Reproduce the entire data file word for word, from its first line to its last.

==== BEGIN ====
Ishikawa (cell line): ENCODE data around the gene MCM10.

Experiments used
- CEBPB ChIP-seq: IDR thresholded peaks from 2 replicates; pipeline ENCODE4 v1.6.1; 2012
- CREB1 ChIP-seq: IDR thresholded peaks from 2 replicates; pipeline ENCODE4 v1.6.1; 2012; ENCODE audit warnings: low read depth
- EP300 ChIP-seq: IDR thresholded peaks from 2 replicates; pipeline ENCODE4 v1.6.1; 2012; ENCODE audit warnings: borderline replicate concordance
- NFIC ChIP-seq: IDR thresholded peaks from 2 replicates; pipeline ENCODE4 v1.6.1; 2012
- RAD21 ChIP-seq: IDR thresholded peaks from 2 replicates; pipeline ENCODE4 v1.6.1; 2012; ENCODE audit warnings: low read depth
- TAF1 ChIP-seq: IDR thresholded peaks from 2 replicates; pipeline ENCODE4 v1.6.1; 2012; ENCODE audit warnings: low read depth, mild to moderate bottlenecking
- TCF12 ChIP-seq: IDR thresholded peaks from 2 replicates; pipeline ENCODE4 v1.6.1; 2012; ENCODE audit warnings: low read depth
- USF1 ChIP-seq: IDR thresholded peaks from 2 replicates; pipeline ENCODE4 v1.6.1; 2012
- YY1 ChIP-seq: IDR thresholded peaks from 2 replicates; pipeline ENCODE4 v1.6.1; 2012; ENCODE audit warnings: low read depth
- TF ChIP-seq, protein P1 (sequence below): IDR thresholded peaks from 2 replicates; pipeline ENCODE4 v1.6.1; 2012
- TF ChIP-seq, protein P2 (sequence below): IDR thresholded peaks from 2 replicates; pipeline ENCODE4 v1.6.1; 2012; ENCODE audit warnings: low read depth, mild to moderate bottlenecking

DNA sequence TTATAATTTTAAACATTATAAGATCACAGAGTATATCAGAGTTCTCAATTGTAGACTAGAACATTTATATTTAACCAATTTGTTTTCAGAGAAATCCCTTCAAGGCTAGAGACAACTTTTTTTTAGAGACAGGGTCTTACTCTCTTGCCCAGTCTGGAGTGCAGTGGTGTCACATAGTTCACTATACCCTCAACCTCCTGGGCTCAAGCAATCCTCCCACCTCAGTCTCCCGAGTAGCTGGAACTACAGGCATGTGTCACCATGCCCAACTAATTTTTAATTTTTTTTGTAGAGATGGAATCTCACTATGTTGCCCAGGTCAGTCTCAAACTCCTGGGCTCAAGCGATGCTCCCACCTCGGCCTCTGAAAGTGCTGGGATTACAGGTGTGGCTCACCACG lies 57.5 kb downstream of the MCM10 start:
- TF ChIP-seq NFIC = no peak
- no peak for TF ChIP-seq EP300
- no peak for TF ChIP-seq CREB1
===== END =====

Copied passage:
Ishikawa (cell line): ENCODE data around the gene MCM10.

Experiments used
- CEBPB ChIP-seq: IDR thresholded peaks from 2 replicates; pipeline ENCODE4 v1.6.1; 2012
- CREB1 ChIP-seq: IDR thresholded peaks from 2 replicates; pipeline ENCODE4 v1.6.1; 2012; ENCODE audit warnings: low read depth
- EP300 ChIP-seq: IDR thresholded peaks from 2 replicates; pipeline ENCODE4 v1.6.1; 2012; ENCODE audit warnings: borderline replicate concordance
- NFIC ChIP-seq: IDR thresholded peaks from 2 replicates; pipeline ENCODE4 v1.6.1; 2012
- RAD21 ChIP-seq: IDR thresholded peaks from 2 replicates; pipeline ENCODE4 v1.6.1; 2012; ENCODE audit warnings: low read depth
- TAF1 ChIP-seq: IDR thresholded peaks from 2 replicates; pipeline ENCODE4 v1.6.1; 2012; ENCODE audit warnings: low read depth, mild to moderate bottlenecking
- TCF12 ChIP-seq: IDR thresholded peaks from 2 replicates; pipeline ENCODE4 v1.6.1; 2012; ENCODE audit warnings: low read depth
- USF1 ChIP-seq: IDR thresholded peaks from 2 replicates; pipeline ENCODE4 v1.6.1; 2012
- YY1 ChIP-seq: IDR thresholded peaks from 2 replicates; pipeline ENCODE4 v1.6.1; 2012; ENCODE audit warnings: low read depth
- TF ChIP-seq, protein P1 (sequence below): IDR thresholded peaks from 2 replicates; pipeline ENCODE4 v1.6.1; 2012
- TF ChIP-seq, protein P2 (sequence below): IDR thresholded peaks from 2 replicates; pipeline ENCODE4 v1.6.1; 2012; ENCODE audit warnings: low read depth, mild to moderate bottlenecking

DNA sequence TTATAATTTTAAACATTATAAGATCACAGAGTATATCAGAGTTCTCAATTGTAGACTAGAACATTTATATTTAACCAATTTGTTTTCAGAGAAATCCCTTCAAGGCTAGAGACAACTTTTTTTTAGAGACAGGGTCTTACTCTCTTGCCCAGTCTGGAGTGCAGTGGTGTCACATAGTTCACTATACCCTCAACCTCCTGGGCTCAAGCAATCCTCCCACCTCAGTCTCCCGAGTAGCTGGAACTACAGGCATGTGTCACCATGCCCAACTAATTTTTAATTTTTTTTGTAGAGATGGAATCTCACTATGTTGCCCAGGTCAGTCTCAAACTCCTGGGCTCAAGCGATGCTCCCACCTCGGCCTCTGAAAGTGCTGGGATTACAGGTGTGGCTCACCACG lies 57.5 kb downstream of the MCM10 start:
- TF ChIP-seq NFIC = no peak
- no peak for TF ChIP-seq EP300
- no peak for TF ChIP-seq CREB1